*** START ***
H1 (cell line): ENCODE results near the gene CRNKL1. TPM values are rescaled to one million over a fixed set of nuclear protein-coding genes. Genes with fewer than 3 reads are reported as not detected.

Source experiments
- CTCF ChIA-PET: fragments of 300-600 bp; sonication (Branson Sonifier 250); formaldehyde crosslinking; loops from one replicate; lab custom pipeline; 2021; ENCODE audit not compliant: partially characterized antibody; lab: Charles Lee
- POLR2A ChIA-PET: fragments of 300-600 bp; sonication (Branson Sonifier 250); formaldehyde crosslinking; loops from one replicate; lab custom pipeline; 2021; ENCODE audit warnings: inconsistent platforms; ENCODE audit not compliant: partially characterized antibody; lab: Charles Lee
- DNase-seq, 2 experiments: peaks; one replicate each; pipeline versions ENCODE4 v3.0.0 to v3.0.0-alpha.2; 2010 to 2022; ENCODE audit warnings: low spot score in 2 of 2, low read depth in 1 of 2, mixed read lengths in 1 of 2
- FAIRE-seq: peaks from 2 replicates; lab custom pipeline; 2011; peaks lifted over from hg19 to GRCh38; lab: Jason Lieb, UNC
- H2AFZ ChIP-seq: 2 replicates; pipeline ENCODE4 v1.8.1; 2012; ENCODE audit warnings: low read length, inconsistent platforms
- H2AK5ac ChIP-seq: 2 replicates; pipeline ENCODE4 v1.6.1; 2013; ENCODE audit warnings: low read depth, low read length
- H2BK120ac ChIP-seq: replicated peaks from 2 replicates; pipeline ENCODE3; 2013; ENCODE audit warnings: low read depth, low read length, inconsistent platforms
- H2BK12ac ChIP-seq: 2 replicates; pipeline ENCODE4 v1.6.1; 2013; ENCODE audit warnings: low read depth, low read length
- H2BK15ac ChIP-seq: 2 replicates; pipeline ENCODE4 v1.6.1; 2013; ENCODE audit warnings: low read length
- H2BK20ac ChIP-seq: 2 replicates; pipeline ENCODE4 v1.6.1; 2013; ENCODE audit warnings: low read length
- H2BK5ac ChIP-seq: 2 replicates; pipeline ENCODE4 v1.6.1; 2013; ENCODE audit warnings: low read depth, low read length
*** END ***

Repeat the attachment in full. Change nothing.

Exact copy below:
H1 (cell line): ENCODE results near the gene CRNKL1. TPM values are rescaled to one million over a fixed set of nuclear protein-coding genes. Genes with fewer than 3 reads are reported as not detected.

Source experiments
- CTCF ChIA-PET: fragments of 300-600 bp; sonication (Branson Sonifier 250); formaldehyde crosslinking; loops from one replicate; lab custom pipeline; 2021; ENCODE audit not compliant: partially characterized antibody; lab: Charles Lee
- POLR2A ChIA-PET: fragments of 300-600 bp; sonication (Branson Sonifier 250); formaldehyde crosslinking; loops from one replicate; lab custom pipeline; 2021; ENCODE audit warnings: inconsistent platforms; ENCODE audit not compliant: partially characterized antibody; lab: Charles Lee
- DNase-seq, 2 experiments: peaks; one replicate each; pipeline versions ENCODE4 v3.0.0 to v3.0.0-alpha.2; 2010 to 2022; ENCODE audit warnings: low spot score in 2 of 2, low read depth in 1 of 2, mixed read lengths in 1 of 2
- FAIRE-seq: peaks from 2 replicates; lab custom pipeline; 2011; peaks lifted over from hg19 to GRCh38; lab: Jason Lieb, UNC
- H2AFZ ChIP-seq: 2 replicates; pipeline ENCODE4 v1.8.1; 2012; ENCODE audit warnings: low read length, inconsistent platforms
- H2AK5ac ChIP-seq: 2 replicates; pipeline ENCODE4 v1.6.1; 2013; ENCODE audit warnings: low read depth, low read length
- H2BK120ac ChIP-seq: replicated peaks from 2 replicates; pipeline ENCODE3; 2013; ENCODE audit warnings: low read depth, low read length, inconsistent platforms
- H2BK12ac ChIP-seq: 2 replicates; pipeline ENCODE4 v1.6.1; 2013; ENCODE audit warnings: low read depth, low read length
- H2BK15ac ChIP-seq: 2 replicates; pipeline ENCODE4 v1.6.1; 2013; ENCODE audit warnings: low read length
- H2BK20ac ChIP-seq: 2 replicates; pipeline ENCODE4 v1.6.1; 2013; ENCODE audit warnings: low read length
- H2BK5ac ChIP-seq: 2 replicates; pipeline ENCODE4 v1.6.1; 2013; ENCODE audit warnings: low read depth, low read length